Sara Groves has a line in her song Going Home that says, “I’m confined by my senses.” That’s how I’m feeling these days. Tears don’t seem adequate, I don’t see the bigger picture, I can’t. I’m struggling to hear from God about a variety of things. My body is failing me in a few ways. I can’t imagine God as big enough to hold all the current heartache in my life let alone in Houston and Louisiana, not to mention the world. As my senses confine me I have to do that children of Israel thing and “remember.” Ugh! I’m tired of remembering the faithfulness of God and trying to hang on to it for another season. Actually, I think I’m just tired.

I suppose I’m looking for more than comfort in the moment. I’m also looking for words of comfort that aren’t trite to say to those around me who are suffering much more than I am. As my mom takes action to move my Father into a home my heart breaks for her. After 62 years of marriage, of living under the same roof, the care giving has taken a toll on her and it’s no longer safe for my dad to remain in their home. What can I say to salve that? And my friend from high school that just informed everyone that her cancer is back and it is aggressive and the chemo regimen given was intolerable and so she has chosen quality of life and is on hospice. I sent a card. Seemed pointless. So did the check my husband Mike and I sent to the Salvation Army for Hurricane Harvey relief. Drop in the bucket things. What do my words, my little actions, my flowing tears for my friend and my mom and dad even mean in the larger scheme of things?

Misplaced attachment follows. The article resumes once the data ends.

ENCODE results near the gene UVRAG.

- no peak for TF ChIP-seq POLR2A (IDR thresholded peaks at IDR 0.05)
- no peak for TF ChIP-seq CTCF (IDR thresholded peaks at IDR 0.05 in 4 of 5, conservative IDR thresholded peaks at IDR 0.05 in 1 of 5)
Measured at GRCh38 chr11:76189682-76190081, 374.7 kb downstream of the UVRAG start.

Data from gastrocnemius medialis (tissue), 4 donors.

I guess it’s like what I told one of my spiritual direction clients this week. It’s not really about anything we do, though those things matter in ways we won’t ever likely know. It’s about being with God and learning the meaning of presence through that practice. Actual physical presence, presence through a card, through a monetary gift. Lots of ways we can be present. And sometimes in that presence, tears flowing is the most comforting thing we can say.

I guess the knot in my stomach, the salty tears on my cheeks also speaks to the deep longing for home that will never fully be realized here and now. Sara Groves, in the same song I mentioned earlier, has a line that says, “Going home I’ll meet you at the table.” I picture this long table, like those church basement potluck dinner tables, that never ends. I picture sitting down next to people I’ve been missing for years. My grandparents that left for that table so long ago I need photos to bring back deeper recollections. I picture sitting next to a healed version of my dad who can currently only speak a couple of words depending on the day. He used to preach every Sunday back in his prime. And I see my high school friend at that table, too, laughing and telling old boarding school stories.

I continue to find comfort in Romans 8:26(NIV) “And the Holy Spirit helps us in our weakness. For example, we don’t know what God wants us to pray for. But the Holy Spirit prays for us with groaning that cannot be expressed in words.” Hallelujah for the great translator when all I can do is shed tears.F

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